There’s no doubt that the film industry has had an illustrious history.
From today’s digital blockbusters to yesteryear’s silent movies, film has been a cultural staple for more than a century and counting.
But where did it all begin? What are some film reel fun facts that you may not know about the industry’s earliest moving pictures?
A moving picture is born in 1888
By the 19th century – an era that drug in the wild west and Civil War – people were looking for a new form of entertainment, something a little more … dignified. Technology was ramping up heading into the 20th century and in 1888, Louis LePrince became the first person to produce a moving picture, the Roundhay Garden Scene. Shot on his single-lens camera, the two-second long clip consisted of a few of his family members and friends dancing/walking in circles outside an estate. The rest is history.
Live music at the cinema
Back when silent films were putting butts in seats, live bands and orchestras would sometimes accompany movies to help provide sound and add that extra layer of audio entertainment that was missing.
How long is a film reel, you ask?
How long do you think the average length of a reel of film is? 300 ft.? 500 ft.? 750ft.? Try a whopping 1000 ft.! If you stop and think about it, that’s nearly a quarter of a mile!
Okay, so if one film reel is 1000 ft., then how long is the playback? Would you believe that it’s only around 11 minutes? Because it is. Now, imagine how many rolls of film it took back in the day just to play one full-length feature film … about 9 reels for an hour and a half movie. Oh, and each reel weighed about 5 lbs. So playing one movie was basically the equivalent of weightlifting for the projectionist.
Double the film. Double the ease.
Judging by the length of film and the poundage, it wasn’t exactly economical to ship mass amounts to theaters across the country. So, two-reelers were invented to help reduce the costs of the standard, single 1000 ft. reel. These two-reelers doubled the amount of film per reel to save on shipping costs and help cut the number of transitions in the middle of movies by half (and the sheer number of human errors that came with transitioning).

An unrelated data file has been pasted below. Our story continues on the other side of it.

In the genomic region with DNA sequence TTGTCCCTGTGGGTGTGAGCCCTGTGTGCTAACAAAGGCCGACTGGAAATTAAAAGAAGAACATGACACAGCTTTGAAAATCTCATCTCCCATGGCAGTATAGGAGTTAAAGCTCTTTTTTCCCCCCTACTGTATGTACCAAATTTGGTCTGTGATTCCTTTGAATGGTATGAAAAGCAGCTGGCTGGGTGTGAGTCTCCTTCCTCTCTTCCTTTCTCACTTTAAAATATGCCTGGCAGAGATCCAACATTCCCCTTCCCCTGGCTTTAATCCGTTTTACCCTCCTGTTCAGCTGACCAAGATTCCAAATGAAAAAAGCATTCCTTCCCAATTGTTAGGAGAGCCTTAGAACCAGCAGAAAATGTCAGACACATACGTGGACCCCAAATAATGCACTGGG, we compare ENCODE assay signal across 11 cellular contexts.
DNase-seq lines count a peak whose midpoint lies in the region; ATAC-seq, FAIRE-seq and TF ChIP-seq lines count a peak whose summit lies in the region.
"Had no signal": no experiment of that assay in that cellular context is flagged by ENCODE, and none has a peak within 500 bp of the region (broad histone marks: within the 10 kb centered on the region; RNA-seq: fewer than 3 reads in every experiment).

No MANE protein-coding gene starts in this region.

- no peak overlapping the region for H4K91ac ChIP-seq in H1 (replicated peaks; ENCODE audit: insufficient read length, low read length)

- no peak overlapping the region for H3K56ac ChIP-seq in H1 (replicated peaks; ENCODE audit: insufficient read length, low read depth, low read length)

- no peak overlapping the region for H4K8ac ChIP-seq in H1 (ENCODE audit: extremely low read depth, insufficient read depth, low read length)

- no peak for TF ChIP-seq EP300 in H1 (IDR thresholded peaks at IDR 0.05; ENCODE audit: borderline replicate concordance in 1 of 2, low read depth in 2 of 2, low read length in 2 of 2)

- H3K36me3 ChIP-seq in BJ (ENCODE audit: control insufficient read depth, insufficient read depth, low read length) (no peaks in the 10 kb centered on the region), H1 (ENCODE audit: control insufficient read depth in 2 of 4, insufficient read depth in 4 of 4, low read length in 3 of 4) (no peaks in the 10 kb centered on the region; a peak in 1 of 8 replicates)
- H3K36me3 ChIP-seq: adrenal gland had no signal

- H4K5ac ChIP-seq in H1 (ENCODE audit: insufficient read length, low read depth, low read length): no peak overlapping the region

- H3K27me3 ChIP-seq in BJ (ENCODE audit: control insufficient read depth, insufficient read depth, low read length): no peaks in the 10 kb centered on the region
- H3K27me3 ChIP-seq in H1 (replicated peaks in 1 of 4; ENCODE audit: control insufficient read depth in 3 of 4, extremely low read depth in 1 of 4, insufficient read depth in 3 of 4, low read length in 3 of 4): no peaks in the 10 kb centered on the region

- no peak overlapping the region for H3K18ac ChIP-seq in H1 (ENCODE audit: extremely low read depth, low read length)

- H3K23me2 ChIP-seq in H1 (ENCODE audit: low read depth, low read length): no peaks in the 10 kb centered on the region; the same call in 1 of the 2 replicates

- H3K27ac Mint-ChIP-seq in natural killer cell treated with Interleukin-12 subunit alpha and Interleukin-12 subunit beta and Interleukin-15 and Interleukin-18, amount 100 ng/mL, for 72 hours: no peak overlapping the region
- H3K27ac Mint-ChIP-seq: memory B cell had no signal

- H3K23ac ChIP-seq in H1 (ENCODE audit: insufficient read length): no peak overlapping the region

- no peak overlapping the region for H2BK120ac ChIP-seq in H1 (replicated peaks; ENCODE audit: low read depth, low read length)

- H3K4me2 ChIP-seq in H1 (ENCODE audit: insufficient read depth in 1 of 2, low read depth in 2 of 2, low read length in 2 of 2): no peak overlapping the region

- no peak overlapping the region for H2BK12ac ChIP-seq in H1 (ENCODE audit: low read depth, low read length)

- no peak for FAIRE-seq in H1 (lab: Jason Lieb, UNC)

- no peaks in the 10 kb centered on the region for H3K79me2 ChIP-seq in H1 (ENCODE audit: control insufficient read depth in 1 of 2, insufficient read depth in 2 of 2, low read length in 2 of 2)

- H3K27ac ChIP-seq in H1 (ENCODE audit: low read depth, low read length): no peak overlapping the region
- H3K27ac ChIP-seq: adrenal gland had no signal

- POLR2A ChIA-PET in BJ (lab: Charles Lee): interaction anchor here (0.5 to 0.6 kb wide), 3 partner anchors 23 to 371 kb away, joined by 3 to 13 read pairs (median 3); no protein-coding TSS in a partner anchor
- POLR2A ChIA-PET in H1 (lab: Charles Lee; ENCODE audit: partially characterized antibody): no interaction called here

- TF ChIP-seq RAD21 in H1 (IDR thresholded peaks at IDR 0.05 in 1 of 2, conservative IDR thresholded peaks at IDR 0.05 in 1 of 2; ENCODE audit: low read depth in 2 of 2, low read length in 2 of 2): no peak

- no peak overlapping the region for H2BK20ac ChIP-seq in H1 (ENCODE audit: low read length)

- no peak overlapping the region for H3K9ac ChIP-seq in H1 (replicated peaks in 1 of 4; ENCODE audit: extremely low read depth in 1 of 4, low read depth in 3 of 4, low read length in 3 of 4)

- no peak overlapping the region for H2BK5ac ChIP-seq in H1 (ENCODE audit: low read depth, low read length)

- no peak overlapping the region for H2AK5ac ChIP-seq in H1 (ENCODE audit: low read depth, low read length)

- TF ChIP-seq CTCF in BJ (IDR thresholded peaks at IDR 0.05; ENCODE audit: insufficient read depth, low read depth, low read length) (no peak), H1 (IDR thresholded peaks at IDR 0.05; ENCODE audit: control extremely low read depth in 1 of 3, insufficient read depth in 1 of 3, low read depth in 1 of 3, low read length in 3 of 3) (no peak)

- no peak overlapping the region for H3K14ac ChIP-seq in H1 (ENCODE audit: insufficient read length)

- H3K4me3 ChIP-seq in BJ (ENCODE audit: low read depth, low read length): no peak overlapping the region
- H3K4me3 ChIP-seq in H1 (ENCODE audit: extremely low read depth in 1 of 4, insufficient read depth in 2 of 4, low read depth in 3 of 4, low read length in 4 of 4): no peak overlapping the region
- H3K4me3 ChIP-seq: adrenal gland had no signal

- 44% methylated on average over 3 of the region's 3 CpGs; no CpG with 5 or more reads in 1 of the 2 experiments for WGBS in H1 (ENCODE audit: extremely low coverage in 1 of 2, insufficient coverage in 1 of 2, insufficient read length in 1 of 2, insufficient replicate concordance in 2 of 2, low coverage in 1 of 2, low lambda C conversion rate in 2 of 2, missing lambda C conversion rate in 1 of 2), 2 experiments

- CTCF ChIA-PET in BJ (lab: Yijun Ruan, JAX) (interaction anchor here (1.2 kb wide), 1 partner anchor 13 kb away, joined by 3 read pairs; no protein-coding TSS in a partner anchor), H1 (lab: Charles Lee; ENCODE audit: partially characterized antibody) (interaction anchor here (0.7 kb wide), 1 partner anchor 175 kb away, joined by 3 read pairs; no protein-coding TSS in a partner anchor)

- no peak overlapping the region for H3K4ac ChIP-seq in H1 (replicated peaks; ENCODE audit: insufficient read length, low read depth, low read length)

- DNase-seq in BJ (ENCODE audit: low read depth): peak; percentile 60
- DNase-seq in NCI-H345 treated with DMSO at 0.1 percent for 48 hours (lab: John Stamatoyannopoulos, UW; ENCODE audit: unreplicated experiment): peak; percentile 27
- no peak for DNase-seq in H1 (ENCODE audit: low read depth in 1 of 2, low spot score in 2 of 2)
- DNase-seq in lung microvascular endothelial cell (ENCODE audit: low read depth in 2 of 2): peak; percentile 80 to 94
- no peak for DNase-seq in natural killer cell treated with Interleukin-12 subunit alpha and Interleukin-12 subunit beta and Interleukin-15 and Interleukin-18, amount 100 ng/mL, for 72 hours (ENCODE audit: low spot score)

Formatting the MMs of film
Film is gauged in a millimeter format that refers to the width of the film. You may be most familiar with 8 mm film as the standard format, but did you know there are actually four commonly used gauges? Super 8/8 mm is primarily used for amateur film recordings, 16 mm is common in low budget films and television, 35 mm is widely used as a popular format for motion pictures and 65 mm is best known for widescreen presentations like IMAX.
Still reeling today
Although film has become nearly obsolete to the general consumer, it’s still very much alive today. In fact, it’s in somewhat of a comeback with several of today’s most decorated directors, including Quentin Tarentino and Chistopher Nolan, opting to shoot only on film rather than digital. Both directors have been so vocal about the importance of shooting on film (particularly 35 mm film) that they’ve made headlines. Tarantino has gone as far as saying digital is killing the movie industry.
The film to top all film running times
In 1963, the epic Cleopatra was released to critical praise. It made history taking home four Academy Awards and landed among the year’s highest-grossing films. But Cleopatra also enters the movie record books for being the longest Hollywood film of all time with a 4 hour and 8 minute total run time. Yeah, that’s intermission worthy for sure. That’s also a staggering 27 reels of film, weighing 135 lbs for one, single movie!
Digitize your film today
If you’re lucky enough to have any film reels laying around in storage, now’s the time to save them through digitization. And we can help you. No projector (who even has one anymore) or need to port around your heavy reels to take a peek back in time.